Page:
I have a feeling they will have their hands full with the shitstorm thats going to occur over in Queens this season.

        • http://twitter.com/tsjc68 tommiesmithjohncarlos a/k/a Archimedes Torquemada

          Good thing we’ll never find out since the 2010 Yankees won’t slump at all.

          http://www.hiyoooo.com

          • radnom

            true dat.

  • http://www.thechuckknoblog.com/ JobaWockeeZ

    The Michael Kay Show was talking about this and they are straight up BOSHIT INSANE.

    They said in a what if scenario that only one of Jeter or Mo will be resigned. They talked about who they would pick and one guy claimed “oh this is a slam dunk.” Me too but damn. Unlike me EACH HSOT OF THE SHOW INCLUDING MICHAEL KAY said that it’s an easy choice to pick Mo.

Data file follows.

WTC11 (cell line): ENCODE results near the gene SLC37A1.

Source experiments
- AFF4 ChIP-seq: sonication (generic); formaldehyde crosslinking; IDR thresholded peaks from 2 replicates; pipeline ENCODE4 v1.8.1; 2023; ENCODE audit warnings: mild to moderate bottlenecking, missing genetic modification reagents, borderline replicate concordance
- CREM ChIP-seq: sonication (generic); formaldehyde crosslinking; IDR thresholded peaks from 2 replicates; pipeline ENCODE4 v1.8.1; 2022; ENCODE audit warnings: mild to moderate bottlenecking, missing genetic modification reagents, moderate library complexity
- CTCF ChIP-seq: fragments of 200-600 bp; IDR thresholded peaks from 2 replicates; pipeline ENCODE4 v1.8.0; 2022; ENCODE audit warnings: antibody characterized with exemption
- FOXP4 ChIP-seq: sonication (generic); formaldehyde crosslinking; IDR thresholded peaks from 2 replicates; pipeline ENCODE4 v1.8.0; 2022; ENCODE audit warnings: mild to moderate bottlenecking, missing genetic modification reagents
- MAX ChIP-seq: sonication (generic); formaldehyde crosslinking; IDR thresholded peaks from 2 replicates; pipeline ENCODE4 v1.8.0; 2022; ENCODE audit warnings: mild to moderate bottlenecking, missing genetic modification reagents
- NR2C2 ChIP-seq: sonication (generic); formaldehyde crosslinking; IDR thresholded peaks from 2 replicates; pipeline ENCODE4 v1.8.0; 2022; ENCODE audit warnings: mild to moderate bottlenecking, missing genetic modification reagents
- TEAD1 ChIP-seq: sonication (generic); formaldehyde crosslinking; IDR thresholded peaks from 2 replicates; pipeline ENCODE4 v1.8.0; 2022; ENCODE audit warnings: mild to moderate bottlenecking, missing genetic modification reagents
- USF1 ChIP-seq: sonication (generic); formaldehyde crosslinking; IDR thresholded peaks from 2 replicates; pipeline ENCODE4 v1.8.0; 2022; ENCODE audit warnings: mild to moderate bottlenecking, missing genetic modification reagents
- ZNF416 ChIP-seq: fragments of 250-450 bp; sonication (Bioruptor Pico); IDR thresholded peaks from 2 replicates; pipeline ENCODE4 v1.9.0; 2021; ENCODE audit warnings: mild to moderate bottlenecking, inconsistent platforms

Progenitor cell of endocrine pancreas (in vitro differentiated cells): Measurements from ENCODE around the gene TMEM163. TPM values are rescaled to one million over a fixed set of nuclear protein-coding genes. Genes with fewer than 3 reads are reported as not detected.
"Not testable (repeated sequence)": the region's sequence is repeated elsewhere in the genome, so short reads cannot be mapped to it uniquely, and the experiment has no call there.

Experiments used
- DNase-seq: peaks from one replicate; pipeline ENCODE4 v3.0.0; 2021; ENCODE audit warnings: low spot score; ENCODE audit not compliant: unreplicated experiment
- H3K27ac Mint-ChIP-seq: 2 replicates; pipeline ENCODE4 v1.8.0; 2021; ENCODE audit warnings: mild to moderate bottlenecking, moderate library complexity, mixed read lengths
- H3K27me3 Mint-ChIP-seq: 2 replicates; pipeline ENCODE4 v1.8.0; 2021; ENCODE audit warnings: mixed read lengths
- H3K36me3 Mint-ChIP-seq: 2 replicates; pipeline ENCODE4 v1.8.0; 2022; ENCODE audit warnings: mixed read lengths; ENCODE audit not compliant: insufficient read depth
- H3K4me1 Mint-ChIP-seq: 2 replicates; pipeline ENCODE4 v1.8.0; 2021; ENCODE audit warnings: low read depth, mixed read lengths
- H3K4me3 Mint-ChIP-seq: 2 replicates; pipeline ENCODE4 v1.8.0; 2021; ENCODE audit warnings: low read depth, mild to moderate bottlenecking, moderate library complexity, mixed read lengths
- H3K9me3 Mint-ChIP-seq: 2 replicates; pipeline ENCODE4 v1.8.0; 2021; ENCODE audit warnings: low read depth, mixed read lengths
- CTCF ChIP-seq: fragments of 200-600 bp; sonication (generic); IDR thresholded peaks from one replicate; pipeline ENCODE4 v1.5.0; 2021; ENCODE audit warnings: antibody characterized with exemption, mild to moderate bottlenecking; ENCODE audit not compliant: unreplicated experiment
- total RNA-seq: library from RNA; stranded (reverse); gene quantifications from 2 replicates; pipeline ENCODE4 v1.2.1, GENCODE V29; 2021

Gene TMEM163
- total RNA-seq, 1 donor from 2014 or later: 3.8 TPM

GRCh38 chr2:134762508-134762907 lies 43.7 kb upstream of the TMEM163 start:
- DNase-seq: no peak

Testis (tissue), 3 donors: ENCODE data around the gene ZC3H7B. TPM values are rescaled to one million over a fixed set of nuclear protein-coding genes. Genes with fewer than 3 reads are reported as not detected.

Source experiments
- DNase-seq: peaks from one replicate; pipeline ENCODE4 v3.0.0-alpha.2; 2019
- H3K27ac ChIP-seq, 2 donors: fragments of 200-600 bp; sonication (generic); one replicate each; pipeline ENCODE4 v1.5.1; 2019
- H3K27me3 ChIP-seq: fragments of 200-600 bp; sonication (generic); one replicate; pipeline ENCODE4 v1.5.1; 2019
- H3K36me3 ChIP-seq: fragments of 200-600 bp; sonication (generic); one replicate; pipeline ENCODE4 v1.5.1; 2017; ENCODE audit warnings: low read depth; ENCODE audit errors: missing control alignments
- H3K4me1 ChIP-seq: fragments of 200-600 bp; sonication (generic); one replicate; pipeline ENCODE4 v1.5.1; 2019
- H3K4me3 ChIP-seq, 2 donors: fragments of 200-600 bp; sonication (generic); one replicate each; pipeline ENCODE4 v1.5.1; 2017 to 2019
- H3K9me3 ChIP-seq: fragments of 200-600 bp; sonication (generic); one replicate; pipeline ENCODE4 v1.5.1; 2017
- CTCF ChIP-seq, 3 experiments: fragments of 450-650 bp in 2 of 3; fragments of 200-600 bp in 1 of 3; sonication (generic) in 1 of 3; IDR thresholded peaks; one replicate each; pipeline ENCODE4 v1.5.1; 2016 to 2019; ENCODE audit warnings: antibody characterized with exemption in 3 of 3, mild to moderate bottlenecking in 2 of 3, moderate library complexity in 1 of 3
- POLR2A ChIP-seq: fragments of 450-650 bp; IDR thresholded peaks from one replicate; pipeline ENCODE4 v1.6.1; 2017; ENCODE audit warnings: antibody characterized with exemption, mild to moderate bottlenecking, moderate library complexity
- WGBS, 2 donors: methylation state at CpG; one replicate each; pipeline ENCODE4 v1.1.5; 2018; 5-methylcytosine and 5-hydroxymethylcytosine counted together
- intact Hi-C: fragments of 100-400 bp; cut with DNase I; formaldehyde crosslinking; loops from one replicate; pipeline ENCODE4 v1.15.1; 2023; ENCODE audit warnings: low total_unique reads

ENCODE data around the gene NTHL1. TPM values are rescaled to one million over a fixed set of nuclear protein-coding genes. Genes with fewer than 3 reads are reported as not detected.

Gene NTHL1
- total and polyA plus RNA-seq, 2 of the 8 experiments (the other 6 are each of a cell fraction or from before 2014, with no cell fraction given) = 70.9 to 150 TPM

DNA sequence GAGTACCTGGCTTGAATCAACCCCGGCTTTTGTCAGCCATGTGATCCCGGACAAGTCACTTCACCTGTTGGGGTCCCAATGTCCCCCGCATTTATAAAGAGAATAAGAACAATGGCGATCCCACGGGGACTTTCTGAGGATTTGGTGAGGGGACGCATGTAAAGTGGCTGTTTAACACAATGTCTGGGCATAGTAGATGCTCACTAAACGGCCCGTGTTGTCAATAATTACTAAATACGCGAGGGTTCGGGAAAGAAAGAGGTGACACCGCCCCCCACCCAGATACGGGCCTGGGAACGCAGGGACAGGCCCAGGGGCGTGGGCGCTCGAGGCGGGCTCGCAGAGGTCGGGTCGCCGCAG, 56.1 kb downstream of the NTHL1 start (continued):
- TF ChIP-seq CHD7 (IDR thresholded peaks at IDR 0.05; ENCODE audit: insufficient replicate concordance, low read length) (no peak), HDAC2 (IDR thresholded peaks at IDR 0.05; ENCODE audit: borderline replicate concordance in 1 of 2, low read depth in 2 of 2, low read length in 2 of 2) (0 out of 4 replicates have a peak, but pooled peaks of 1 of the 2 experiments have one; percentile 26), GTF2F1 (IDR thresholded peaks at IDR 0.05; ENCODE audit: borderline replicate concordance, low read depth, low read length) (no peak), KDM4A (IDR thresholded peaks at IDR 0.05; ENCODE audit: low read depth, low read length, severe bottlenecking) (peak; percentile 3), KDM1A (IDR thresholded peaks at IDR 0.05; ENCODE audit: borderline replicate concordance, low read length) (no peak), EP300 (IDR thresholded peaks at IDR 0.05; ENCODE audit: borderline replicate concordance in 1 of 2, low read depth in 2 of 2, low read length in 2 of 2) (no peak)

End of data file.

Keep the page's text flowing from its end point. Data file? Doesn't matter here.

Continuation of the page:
Their reasoning is “it shortens games.”

    While that’s nice and all but there is no one that can replace Jeter’s production at SS. No one in the farm and there sure isn’t anyone great on the market in 2011.

    I love Mo and all but he is much more replaceable. Cash can sgin a FA if he chooses, use an in house guy such as Melancon or K-Rob or worst case scenario use Joba/Hughes!

    Even in the perfect world of having the son of A-Rod’s SS defensive capabilities in his younger days with the bat of Jesus in the farm I would still resign Jeter.

    The hole Jeter makes >>>>>>>>>>>>>>>>>>>>>>>>>>>>>>>>>>>>>>>>>>>>>>>>> hole that Mo makes.

    The NY media saddens me greatly.

    Now it’s all moot of course since they’ll both be back but honestly I’d take Jeter over Mo every day of the week and twic eon Sundays.